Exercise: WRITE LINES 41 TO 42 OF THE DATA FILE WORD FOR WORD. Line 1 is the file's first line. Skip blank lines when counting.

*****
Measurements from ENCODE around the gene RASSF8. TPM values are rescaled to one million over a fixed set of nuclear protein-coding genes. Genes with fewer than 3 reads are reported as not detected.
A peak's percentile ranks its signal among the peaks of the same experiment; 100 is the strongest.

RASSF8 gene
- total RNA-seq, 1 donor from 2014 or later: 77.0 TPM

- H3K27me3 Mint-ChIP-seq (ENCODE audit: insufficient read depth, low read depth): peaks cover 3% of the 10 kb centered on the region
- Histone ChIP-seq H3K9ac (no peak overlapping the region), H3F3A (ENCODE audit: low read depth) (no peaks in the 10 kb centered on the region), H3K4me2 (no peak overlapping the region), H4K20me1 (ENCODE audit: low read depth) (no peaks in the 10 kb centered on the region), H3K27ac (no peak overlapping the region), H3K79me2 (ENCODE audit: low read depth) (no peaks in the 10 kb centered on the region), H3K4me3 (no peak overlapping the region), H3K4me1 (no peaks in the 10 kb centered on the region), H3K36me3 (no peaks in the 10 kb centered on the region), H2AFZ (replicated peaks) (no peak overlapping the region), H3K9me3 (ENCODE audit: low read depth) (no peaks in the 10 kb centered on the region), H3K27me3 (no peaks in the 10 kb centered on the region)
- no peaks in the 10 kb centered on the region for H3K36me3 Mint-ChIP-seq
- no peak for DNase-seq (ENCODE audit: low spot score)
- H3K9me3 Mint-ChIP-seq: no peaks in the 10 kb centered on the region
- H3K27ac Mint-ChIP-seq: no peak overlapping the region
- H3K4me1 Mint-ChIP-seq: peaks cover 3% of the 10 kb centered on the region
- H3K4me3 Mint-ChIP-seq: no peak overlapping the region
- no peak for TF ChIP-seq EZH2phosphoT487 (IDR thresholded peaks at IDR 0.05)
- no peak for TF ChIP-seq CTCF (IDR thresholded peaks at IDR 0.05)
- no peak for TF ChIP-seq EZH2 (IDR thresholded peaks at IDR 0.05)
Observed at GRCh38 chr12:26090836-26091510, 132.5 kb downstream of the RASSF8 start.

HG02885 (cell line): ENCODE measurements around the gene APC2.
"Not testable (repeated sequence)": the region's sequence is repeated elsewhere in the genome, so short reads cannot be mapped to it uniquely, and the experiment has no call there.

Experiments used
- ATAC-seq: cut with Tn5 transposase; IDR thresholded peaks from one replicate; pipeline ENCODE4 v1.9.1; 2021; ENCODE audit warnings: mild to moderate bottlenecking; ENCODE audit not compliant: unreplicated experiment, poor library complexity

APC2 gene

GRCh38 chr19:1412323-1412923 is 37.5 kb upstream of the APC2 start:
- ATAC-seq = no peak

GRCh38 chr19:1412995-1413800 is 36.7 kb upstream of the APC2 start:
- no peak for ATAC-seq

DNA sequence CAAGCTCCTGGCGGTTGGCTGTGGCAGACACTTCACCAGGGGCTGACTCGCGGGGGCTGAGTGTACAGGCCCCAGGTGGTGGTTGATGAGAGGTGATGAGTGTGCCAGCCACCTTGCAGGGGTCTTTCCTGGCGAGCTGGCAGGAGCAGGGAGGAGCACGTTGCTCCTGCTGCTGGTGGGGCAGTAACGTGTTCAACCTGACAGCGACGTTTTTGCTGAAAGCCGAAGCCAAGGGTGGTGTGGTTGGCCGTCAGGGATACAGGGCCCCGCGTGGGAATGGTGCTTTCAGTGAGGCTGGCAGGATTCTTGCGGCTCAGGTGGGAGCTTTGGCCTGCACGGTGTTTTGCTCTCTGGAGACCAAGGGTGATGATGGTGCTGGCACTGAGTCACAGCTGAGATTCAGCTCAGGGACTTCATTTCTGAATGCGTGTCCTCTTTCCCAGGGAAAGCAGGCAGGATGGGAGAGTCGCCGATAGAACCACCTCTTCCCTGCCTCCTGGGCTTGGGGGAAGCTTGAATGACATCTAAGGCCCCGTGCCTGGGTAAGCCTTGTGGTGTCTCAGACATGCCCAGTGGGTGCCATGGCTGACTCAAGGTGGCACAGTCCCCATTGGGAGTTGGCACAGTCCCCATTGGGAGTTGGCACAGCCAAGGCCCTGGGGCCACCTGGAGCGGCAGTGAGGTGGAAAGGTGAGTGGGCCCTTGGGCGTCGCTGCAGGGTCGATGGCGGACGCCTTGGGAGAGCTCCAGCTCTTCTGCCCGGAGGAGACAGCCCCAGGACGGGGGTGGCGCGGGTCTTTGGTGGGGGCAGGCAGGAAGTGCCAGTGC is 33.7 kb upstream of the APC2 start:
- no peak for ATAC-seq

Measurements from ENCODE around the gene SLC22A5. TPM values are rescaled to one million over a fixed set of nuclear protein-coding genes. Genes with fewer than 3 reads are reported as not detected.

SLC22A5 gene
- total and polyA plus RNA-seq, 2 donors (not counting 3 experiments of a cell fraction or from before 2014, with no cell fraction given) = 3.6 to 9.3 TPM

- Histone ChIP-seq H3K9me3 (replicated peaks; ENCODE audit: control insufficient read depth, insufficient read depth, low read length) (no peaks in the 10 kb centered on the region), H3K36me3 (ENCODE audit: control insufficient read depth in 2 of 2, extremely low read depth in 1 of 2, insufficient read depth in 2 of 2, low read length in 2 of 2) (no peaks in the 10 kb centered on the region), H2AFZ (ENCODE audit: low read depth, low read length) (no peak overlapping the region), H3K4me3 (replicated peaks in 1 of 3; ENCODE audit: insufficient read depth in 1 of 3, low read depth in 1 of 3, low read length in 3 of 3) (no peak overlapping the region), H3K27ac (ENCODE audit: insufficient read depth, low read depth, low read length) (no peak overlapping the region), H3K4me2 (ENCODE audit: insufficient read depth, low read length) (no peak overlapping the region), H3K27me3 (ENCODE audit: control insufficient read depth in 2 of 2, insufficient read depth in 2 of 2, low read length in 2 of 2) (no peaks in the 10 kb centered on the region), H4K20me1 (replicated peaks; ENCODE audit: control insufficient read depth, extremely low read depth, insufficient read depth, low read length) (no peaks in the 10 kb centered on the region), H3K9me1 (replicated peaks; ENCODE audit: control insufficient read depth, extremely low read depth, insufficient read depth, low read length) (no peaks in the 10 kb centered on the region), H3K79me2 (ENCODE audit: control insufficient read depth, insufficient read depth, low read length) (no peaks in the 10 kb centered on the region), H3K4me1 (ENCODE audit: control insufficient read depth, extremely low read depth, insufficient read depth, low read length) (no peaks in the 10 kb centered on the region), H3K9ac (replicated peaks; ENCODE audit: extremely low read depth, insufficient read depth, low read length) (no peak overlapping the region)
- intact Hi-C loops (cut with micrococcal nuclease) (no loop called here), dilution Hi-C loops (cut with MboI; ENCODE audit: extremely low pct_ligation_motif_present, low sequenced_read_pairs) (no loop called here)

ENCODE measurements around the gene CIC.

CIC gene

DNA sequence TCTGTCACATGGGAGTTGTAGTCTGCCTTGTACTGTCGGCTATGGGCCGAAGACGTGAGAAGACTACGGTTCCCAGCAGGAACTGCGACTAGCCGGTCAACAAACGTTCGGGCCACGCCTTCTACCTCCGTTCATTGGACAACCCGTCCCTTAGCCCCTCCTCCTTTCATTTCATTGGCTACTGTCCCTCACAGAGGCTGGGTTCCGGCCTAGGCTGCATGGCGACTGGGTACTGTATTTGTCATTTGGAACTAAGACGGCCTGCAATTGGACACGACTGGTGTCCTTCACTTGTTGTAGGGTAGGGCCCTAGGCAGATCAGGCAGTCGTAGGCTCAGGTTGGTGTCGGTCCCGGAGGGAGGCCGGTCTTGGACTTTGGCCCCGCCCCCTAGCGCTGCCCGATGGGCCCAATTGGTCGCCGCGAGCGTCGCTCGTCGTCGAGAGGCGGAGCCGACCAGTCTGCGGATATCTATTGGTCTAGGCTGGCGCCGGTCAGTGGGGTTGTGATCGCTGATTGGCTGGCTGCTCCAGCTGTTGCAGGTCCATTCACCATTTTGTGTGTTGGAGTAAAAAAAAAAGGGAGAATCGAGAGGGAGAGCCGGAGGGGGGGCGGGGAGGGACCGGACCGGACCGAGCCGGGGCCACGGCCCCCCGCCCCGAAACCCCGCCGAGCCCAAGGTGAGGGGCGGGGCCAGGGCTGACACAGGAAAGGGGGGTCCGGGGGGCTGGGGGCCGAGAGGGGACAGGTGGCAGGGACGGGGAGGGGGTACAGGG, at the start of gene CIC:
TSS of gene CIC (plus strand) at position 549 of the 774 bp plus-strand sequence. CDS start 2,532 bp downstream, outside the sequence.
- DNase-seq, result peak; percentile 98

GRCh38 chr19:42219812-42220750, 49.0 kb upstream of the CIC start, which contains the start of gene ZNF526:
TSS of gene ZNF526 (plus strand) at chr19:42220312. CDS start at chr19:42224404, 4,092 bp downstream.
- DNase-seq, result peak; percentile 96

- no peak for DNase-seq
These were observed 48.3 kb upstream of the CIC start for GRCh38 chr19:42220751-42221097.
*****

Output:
- no peak for DNase-seq
These were observed 48.3 kb upstream of the CIC start for GRCh38 chr19:42220751-42221097.